Day 6: Festival de Cusco (or whatever festival it was today, we’ve gotten 5 different explanations)

So last night was rough. It was as 0 degrees Celsius and we were freezing. We went to bed at 8:30 pm but my incessant coughing kept us up until 1 am. It was a painful combination of coughing so hard I couldn’t breathe and also causing more pain/straining my already pained/strained back and of course the guilt of keeping Wunder up all night. So by 1 am I ended up taking a Vicodin and sleeping with my head four pillows high so it would ease the coughing. It worked for the most part. So I got 2 hours of sleep, 2 hours of sleep, and 1 hour of sleep but woke up with an inability to move my neck and an even more sore back.

Sorry for the diatribe but frankly it explains why we decided to take a slow this morning. We slept in and watched some of the Comey hearing while taking turns showering/getting dressed. I was torn momentarily but I’d much rather go see some beautiful historical buildings and festivals than watch the shit-show that is our current US government. I mean what the fuck happened to John McCain. I used to have a lot of respect for the man, but damn, his questions were idiotic, incomprehensible, and partisan bullshit. So after listening to two of his incoherent questions I asked Kris to turn it off (after swearing loudly at the tv) and we left for a leisurely stroll through Cusco.

Yesterday when we were strolling through the Plaza de Armas with our tour guide, we saw a bunch of little children (between 4-6 years old) in various groups with adults practicing dance moves. We asked what it was about because we saw something similar in Machu Picchu Pueblo and the guy there said it was a month long celebration of Peruvian independence. Our guide in Cusco said it was Festival de Cusco. Someone else told us it was a month long solstice celebration. We are just calling it Festival de Cusco and will research it later.

Anyhow, we had a lovely day. We watched the festival and I took at least 500 to 1000 pictures of children dancing in various traditional outfits (all on the good camera). We then went to San Pedro Market and spent over 3 hours perusing the various meat, fish, grain, vegetables, and of course souvenir vendors throughout. It was marvelous. We watched locals haggle over all sorts of items and saw fruits and vegetables I cannot explain. Of course we did some shopping ourselves and thoroughly enjoyed ourselves.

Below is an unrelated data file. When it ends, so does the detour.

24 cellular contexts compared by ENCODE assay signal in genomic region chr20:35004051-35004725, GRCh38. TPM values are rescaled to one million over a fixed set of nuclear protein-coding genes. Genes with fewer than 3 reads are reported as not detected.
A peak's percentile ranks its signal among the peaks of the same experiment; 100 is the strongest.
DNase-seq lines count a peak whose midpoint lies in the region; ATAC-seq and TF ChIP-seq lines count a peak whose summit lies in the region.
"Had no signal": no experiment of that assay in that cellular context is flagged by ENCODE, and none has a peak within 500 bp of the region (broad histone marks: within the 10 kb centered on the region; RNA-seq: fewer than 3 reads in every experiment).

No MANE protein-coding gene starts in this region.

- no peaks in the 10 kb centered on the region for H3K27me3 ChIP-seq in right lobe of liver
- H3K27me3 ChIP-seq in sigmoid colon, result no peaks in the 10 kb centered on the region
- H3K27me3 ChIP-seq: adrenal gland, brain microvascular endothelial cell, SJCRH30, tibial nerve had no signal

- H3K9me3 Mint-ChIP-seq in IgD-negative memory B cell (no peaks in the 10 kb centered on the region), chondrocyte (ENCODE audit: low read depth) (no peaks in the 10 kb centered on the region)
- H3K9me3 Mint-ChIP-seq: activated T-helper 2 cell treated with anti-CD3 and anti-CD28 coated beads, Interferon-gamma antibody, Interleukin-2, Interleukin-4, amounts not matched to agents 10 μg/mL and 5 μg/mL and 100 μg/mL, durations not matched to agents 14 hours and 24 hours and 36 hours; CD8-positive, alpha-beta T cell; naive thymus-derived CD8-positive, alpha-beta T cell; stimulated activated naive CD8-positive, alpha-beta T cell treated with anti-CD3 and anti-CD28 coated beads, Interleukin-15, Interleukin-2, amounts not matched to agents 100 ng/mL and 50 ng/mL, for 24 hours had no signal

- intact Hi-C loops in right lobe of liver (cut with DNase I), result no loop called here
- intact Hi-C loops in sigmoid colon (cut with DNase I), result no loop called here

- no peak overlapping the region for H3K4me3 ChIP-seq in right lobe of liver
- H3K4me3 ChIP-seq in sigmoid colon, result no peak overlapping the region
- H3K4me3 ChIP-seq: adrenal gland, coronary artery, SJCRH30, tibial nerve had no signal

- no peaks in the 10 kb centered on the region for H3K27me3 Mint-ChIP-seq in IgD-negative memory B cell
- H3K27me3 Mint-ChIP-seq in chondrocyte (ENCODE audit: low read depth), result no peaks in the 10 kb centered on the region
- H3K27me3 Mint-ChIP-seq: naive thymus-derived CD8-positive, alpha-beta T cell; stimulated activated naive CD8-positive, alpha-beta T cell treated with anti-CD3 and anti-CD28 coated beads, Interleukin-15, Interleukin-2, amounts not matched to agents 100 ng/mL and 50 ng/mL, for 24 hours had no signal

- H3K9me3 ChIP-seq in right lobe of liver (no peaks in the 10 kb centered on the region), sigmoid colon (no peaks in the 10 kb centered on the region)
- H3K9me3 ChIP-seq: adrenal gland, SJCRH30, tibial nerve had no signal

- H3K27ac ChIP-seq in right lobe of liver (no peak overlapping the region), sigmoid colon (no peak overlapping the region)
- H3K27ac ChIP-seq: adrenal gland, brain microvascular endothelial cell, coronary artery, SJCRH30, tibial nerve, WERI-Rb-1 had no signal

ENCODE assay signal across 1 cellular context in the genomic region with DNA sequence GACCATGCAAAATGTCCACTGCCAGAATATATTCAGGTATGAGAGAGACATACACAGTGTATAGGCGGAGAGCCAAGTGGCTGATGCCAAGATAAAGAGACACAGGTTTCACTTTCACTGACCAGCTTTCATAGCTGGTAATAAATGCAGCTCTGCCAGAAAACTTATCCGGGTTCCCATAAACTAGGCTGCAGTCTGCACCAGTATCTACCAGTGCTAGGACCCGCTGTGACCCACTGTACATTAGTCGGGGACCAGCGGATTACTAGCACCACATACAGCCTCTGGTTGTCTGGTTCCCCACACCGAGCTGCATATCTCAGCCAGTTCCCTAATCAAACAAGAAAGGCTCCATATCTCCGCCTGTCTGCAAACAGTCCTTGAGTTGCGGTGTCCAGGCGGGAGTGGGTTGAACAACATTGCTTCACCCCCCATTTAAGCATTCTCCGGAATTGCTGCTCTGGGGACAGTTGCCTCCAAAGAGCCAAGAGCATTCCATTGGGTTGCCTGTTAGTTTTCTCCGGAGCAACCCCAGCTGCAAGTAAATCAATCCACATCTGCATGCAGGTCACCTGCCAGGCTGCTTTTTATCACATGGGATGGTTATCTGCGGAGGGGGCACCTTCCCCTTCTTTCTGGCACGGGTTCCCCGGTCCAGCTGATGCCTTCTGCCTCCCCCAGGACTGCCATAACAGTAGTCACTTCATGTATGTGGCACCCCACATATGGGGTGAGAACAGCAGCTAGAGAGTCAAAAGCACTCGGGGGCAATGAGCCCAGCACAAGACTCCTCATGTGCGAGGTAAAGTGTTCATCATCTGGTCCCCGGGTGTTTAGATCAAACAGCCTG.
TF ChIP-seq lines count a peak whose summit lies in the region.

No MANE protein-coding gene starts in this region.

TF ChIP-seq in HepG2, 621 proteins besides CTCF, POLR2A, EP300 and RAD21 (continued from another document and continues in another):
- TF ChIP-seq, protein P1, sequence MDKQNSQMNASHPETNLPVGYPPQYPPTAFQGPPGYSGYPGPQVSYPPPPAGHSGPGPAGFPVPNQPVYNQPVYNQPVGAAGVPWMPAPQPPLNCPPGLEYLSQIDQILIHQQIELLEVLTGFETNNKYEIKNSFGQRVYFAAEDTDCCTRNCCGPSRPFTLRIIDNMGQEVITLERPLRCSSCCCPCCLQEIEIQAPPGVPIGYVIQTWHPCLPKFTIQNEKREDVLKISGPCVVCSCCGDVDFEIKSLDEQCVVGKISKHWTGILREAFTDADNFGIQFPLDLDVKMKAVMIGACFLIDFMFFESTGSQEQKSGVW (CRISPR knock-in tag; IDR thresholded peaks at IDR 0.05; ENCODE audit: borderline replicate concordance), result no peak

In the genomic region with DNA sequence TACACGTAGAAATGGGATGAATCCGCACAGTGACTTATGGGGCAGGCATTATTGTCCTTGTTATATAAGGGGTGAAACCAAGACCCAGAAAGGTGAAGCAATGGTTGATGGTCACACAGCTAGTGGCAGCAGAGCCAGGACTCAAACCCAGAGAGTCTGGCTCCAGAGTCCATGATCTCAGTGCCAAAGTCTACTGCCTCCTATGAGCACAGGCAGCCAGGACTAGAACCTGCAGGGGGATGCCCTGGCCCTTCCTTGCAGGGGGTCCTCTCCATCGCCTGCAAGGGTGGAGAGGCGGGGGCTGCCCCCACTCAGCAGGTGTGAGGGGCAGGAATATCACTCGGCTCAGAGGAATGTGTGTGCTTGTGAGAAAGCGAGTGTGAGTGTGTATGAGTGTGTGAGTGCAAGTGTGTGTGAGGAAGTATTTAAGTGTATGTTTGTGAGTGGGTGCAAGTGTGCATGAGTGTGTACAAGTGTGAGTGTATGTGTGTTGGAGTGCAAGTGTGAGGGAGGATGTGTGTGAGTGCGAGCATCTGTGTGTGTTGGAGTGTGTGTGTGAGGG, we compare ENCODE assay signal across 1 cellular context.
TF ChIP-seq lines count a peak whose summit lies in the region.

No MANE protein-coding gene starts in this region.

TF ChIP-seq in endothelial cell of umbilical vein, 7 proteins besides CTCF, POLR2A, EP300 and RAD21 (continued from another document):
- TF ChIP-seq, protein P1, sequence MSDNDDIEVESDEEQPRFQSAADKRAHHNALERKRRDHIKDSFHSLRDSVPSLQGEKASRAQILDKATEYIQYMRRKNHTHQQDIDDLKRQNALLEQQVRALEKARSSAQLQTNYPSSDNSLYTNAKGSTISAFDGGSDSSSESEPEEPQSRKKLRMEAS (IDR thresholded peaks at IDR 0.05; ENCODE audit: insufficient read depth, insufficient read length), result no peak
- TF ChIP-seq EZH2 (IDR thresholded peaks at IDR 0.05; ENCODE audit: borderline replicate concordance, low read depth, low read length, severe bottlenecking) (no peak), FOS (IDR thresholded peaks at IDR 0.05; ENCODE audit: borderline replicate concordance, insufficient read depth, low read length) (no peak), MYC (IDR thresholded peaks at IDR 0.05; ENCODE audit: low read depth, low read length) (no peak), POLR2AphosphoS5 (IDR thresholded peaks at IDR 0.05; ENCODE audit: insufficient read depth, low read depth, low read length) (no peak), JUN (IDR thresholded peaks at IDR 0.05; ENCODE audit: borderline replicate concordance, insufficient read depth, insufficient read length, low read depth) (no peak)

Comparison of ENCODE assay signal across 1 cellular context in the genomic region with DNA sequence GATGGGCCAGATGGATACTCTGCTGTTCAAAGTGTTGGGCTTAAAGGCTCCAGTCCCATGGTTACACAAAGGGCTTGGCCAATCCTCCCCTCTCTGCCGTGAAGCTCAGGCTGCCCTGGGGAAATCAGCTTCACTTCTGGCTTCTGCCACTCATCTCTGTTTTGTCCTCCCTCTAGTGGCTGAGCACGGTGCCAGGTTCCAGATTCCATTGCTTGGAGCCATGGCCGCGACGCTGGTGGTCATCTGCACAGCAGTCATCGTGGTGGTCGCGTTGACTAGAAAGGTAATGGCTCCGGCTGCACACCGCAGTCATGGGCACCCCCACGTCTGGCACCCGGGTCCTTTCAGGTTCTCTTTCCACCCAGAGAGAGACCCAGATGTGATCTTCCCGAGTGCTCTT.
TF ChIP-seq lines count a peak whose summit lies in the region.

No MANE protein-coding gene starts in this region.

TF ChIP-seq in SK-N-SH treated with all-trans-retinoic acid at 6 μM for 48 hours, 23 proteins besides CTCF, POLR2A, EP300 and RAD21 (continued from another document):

After the market we grabbed a late lunch at Papachos, a restaurant with a balcony facing the square. We had a lovely snack and beverage but most importantly had a fabulous view of the square to people watch.

After a brief respite we went to Cathedral of Cusco, which is beautiful and amazing. They don’t allow pictures so it was a quicker tour than we expected so after touring the three cathedrals there we walked over to Qoricancha/Convent of Santo Domingo.

Qoricancha was the most important Incan temple so of course the Spanish Catholic colonists destroyed it and built a Catholic Church in its place. There is now a Convent and a museum there. On a positive note the Spanish incorporated a lot of the original Incan stonework into the church so there’s that I guess… also no pictures allowed so again I got nothing to post but a selfie of us not wearing our hiking/outdoor/buggy gear.


I have tons of pictures of the outside, just none of the ornate and graphic iconography.

After that we walked around and saw and amazing mural we need to do more research on, and took photos. Now we’re lounging in the room packing for our travle back to Lima tomorrow morning. Only two days left–what a bummer.

We will definitely be back.

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One thought on “Day 6: Festival de Cusco (or whatever festival it was today, we’ve gotten 5 different explanations)

  1. Let us applaud our tramping Twins Towers, Orthanc & Minas Ithil, K & K, proxies to us vicarious travelers. We bold, curious, relentless touchscreen adventurers, with GPS and Atlas Obscura, able to scour from air conditioned towers all of the Sacred Valley – Poof! – just life that. With this pretense we KNOW the terroir of exotic properties. Our imaginations, with effort, can even conjure up some of those sensations (dyed with emotions which sooo perturb our robot logic circuits) like…’WoW!’ But without your shredded boots on the ground, would we KNOW the more portent feelings? The Pisac Sour painful cocktail of altitude sickness + allergies, phantom dirty needles striking addicted thrill seeking toe, contorted sternocleidomastoids resulting in immobilation followed by suffocation under a vengeful pillow pile, or the red rage indignation facing failures to trail? And, of course, the psychological gains that come from specialization & outsourcing – IE, having champions of curse provide us the sense of release without having to even bother typing @#$%!!! Please keep pursuing your selfish desires for Experience, for Our sentido de lugar of MayIncAzteciania depends upon it.

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